Sometimes a retweet will not fit inside the 140 chars limit once you add the @username. To make it fit, cut the last part of the message. If you think it will not make a lot of sense like that, change the text but try to keep it as similar to the original as possible. What you are basically doing is quoting someone else, so be fair.

About the author

Bojan Janjanin is a web enthusiast based in Croatia. He has over eight years of experience in web design and development. Besides WebD&D, he runs his blog, called Yesterdayishere.

28 Responses to “15 Twitter Netiquette Rules You Must Know”

  1. Very practical Twitter Rules yet so many people do not know them as they are not always practised. Twitter Rules are common sense really, so it says a lot about the people who don’t follow them. Thanks Bojan.

  2. For rt’in 140 char. messages I copy the status link of the message and retweet that link; adding credit for the poster and a brief summary and comment abt. the link… is that ok by the book? :)

  3. @Jeanette: You’re welcome :)

    @Emre: I can’t say I see much point in that. What you want to do is to enable the people who are reading your tweets to access information quickly. If you copy the link of the original tweet, they have to read your tweet and then click on the link to read the original one. It’s best to make your comment after the RT, but in the same tweet (example).

  4. Got it, will do my best. Thanks for the quick reply :) And for the article, of course :D

  5. Maxine says:

    Thanks for this – good list and shall refer to it and pass on :)

  6. @andrewabraham says:

    Twitter + Netiquette…Twittiquette? I mean, if we’re shortening things.

  7. do not chat? so what supose we must to do on twitter? tell thing like “im in the bathroom” “im so cool that im traveling to europe” ? do that is more interesting to “yeah @guy the apple tablet do not exists and apple sucks” ? Whats the objetive of that use? full of trash the timeline to be able to send spam without people thinking you are a spammer? Looks really sad to use twitter like an ego public show… it not make sense

  8. Bojan says:

    @Ivan: there’s no harm in replying to tweets, but conversations through multiple tweets are not welcome. Twitter is not a chat room, and any long or private conversations should be moved to DM (or a different medium altogether). Short conversations through @ replies are welcome.

  9. Kevin Fox says:

    Well said! There is so much misinformation out there about Twitter and social media, and everybody is still learning. This is a good article for all Twitterers to read.

  10. Mark says:

    I pretty much follow these ettiquette rules. If my twitter presence suffers my brand can suffer so I am careful to be a good twitterer *lol*

  11. bruce_mi says:

    I’m not familiar with the term “hashback?” Can sum1 pls explain the symbol and its proper use…thks, Bruce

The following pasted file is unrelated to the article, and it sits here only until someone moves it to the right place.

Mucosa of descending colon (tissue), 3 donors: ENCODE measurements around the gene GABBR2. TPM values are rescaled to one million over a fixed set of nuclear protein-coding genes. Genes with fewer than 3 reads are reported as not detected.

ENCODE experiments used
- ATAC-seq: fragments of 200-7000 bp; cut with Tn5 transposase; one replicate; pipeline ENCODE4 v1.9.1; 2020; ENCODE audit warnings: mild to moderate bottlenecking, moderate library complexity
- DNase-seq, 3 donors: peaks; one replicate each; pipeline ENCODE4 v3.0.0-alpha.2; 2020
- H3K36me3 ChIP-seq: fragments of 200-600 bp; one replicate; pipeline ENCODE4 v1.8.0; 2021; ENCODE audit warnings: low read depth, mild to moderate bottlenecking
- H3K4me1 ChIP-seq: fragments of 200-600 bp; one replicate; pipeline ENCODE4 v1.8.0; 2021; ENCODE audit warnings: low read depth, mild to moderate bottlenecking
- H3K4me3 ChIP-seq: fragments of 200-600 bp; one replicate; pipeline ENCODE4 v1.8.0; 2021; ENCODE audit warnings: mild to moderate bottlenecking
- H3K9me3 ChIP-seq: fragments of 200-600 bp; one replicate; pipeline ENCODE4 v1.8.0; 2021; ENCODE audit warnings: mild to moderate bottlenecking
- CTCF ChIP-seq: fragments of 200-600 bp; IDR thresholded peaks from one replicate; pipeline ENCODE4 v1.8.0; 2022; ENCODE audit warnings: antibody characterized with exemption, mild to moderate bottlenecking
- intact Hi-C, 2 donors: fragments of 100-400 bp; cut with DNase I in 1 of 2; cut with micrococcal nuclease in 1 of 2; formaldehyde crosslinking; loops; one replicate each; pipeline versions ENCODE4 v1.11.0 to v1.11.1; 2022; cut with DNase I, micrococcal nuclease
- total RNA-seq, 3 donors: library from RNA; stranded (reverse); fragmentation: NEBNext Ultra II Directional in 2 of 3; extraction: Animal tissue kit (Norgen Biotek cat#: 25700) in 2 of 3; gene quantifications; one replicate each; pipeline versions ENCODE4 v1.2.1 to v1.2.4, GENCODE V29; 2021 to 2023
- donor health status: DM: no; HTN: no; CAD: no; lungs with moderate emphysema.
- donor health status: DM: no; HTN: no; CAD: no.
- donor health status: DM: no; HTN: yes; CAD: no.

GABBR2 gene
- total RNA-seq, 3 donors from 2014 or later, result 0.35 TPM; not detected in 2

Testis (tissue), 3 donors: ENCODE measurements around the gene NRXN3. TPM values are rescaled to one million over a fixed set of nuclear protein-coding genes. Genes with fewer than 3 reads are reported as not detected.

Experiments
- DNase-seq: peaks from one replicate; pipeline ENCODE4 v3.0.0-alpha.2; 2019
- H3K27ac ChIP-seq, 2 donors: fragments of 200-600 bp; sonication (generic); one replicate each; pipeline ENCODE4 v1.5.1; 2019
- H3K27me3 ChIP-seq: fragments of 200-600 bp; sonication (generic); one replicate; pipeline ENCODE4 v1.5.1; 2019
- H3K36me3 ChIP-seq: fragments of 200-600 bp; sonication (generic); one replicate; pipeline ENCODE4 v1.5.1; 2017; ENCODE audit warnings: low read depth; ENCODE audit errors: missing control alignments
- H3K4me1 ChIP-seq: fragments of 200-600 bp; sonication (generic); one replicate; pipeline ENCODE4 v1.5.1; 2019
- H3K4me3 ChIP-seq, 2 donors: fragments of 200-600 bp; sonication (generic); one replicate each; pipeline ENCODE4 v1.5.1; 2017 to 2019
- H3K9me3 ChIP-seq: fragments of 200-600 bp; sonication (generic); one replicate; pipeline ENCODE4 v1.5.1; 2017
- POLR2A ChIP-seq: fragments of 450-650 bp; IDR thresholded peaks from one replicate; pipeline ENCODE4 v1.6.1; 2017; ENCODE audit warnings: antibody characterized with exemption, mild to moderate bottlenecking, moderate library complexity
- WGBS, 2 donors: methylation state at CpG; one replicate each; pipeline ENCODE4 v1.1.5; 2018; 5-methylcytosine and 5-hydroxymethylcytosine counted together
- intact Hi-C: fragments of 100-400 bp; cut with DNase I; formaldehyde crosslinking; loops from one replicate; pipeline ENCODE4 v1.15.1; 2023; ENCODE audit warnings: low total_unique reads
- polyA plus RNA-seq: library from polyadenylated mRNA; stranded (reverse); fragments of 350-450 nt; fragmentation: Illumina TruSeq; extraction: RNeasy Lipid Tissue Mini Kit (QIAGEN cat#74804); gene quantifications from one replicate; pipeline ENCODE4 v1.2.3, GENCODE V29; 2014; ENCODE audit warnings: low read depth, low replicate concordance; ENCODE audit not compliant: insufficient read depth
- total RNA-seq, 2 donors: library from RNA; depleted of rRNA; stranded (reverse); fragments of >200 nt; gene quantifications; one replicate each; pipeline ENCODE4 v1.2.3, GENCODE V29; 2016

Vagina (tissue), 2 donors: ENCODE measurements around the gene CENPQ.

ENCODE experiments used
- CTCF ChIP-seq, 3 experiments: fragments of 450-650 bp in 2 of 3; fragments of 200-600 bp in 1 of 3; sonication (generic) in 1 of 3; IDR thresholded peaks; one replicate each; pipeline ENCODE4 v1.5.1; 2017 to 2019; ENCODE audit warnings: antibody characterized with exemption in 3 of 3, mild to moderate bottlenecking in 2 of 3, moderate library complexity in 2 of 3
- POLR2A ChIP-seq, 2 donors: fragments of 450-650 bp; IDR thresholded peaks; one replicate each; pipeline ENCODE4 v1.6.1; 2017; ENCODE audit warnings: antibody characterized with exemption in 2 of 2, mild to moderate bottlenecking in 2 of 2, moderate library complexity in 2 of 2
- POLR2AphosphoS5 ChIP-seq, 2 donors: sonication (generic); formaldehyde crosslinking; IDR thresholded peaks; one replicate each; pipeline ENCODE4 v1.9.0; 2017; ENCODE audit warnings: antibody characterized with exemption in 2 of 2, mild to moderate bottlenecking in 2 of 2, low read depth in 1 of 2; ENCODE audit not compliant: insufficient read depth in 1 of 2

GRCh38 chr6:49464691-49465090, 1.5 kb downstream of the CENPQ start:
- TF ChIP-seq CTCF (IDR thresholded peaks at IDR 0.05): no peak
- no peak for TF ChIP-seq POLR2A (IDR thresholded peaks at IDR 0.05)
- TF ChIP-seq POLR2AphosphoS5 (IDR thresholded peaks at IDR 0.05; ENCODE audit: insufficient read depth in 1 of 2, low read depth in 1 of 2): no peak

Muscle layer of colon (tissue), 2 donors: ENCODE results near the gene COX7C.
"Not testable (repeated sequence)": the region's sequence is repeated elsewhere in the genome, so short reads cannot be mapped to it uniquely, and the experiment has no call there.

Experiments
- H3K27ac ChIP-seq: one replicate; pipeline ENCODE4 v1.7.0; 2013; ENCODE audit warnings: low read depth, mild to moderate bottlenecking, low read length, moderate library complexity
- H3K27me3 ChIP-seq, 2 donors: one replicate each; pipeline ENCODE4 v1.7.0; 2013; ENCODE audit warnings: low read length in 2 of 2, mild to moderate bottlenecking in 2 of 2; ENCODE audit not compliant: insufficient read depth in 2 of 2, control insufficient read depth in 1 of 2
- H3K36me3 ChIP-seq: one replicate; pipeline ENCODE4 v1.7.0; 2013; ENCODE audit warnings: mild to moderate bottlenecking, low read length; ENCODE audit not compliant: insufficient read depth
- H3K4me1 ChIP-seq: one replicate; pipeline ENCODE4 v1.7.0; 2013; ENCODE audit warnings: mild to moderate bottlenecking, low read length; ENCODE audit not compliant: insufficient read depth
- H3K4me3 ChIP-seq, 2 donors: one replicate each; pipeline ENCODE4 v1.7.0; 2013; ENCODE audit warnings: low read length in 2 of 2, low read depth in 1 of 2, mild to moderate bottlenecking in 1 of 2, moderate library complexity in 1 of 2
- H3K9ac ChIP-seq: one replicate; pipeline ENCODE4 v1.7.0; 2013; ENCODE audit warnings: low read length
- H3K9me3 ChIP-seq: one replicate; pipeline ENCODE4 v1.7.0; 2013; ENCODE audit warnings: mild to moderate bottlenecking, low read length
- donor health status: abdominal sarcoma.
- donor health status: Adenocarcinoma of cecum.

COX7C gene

12. Bojan says:

    @Bruce: if you meant hashtags, many have already written about them, so I’ll point you to an article I found via Google: http://www.searchenginejournal.com/twitter-hashtags/9419/

  13. Mitchell says:

    Hi Bojan,
    Excellent list!

    #4 made me laugh, because when I first joined Twitter I sent many DMs, mostly pointing out errors on new follower’s sites. However DM is good to send quick text message to friend’s phones.

    Best wishes, Mitchell

  14. Austro says:

    Can we use Twitter for educational activities?

  15. When I hear this, I am really becoming a fan of twitter.

  16. Tariq says:

    This is a great article, very informative, some great points here about Twitter and how to use to your advantage.

  17. Kelly says:

    Good advice but I disagree with number 4. I actually like getting a thank you when I follow someone. It’s a pleasant surprise.

    • Bojan says:

      Kelly, I agree, it could be a nice surprise. Taking the time to say hi to someone is OK — I was referring to generic auto messages you might be getting when you start following someone.

  18. printed bags says:

    Thank you very much for this useful information it is really appreciated.


  19. Taxmann says:

    Great and informative article

  20. seutje says:

    regarding rule 15, decent clients (even twitter’s horrible webclient) support native RTs, which don’t add a “RT @foobar” to the tweet, so the length is preserved (I admit, I usually try to leave space for “RT @seutje” as it seems not too many ppl have discovered the native RT functionality)

  21. David Chiles says:

    Netiquette is important.

    NetworkEtiquette.net is a site with more information about it.

    Everyone could use a little netiuquette!

  22. It’s the best time to make some plans for the future and it’s time to be happy. I’ve read this post and if I could I wish to suggest you some interesting things or advice. Perhaps you could write next articles referring to this article. I desire to read even more things about it!

  23. kasif says:

    Well that’s really a great in formation about twetter i had no idea about.